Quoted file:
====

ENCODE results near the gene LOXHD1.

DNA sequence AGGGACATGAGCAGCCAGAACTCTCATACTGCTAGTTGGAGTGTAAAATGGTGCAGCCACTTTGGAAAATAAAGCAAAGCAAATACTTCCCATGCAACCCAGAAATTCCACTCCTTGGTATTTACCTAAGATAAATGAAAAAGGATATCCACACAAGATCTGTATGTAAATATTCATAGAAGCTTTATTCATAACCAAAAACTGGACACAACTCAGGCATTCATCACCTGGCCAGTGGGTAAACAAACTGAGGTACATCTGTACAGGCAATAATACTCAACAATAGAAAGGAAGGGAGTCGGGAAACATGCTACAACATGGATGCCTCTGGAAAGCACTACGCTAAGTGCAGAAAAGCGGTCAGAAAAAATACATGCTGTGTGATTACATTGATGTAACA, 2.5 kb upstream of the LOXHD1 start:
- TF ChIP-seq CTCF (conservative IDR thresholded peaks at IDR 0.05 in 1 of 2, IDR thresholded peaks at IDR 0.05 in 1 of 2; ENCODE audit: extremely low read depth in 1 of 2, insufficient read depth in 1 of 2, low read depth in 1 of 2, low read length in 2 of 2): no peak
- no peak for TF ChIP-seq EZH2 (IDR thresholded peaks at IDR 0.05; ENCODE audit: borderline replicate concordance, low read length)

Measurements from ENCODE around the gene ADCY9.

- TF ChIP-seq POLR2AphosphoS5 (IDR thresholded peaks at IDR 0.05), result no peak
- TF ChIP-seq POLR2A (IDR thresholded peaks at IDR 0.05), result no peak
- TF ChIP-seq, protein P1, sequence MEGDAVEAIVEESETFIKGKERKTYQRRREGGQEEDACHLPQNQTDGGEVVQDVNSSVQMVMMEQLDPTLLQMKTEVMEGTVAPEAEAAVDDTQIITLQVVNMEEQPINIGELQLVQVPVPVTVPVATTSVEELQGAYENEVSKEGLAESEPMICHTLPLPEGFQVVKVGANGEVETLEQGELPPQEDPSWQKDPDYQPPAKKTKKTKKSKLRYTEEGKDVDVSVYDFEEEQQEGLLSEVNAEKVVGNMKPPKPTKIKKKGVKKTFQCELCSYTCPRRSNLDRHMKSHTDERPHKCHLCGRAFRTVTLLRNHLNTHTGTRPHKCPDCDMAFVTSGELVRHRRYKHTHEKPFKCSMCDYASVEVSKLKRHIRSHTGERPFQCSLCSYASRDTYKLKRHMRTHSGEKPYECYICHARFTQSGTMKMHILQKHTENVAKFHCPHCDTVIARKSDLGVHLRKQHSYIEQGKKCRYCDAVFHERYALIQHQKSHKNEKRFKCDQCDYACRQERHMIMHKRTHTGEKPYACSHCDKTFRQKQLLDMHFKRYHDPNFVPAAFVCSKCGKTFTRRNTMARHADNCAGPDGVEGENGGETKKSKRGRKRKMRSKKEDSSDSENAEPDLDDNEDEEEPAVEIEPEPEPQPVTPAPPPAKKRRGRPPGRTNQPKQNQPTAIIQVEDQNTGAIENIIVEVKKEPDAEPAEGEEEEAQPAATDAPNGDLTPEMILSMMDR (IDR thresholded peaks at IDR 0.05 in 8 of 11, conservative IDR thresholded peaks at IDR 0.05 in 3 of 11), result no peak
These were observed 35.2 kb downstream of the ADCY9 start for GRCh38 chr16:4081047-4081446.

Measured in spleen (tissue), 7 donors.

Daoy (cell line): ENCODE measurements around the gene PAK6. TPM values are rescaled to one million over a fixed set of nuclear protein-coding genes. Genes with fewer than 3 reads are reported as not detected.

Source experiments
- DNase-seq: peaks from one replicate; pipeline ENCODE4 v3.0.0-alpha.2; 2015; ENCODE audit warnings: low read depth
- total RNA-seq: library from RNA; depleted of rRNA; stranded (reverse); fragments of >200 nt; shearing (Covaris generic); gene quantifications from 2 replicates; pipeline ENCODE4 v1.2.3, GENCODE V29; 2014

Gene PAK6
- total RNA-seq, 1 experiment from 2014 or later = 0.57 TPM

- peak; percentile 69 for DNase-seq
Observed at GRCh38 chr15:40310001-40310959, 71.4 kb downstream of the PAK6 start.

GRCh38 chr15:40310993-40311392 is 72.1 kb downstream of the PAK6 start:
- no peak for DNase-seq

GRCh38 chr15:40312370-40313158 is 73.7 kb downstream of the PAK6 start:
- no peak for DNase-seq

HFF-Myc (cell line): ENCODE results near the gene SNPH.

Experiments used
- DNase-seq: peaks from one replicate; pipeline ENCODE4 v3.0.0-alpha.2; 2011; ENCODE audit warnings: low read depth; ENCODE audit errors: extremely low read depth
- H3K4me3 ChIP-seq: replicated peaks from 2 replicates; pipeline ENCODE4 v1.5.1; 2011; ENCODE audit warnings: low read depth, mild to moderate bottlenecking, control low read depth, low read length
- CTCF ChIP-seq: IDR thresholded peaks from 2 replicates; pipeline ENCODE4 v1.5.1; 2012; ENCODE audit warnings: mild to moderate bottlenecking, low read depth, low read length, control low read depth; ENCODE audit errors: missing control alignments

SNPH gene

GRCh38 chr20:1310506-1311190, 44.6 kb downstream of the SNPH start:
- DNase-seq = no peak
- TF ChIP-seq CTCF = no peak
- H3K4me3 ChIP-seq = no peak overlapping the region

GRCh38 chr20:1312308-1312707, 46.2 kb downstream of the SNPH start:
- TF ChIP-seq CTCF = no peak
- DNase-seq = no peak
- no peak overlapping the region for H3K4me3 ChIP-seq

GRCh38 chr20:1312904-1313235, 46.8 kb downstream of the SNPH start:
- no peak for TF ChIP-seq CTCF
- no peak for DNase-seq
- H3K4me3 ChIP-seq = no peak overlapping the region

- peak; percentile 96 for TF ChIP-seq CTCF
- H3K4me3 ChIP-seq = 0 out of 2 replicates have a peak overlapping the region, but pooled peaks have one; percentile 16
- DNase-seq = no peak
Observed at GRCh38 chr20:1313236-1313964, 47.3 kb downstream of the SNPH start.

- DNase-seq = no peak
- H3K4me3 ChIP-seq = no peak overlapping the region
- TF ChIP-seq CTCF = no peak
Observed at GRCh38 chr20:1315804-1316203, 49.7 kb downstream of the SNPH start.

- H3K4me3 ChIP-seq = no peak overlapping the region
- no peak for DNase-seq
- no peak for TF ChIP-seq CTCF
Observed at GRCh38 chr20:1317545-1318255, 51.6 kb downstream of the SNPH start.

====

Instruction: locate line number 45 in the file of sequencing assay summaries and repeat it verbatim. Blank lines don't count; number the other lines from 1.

- DNase-seq = no peak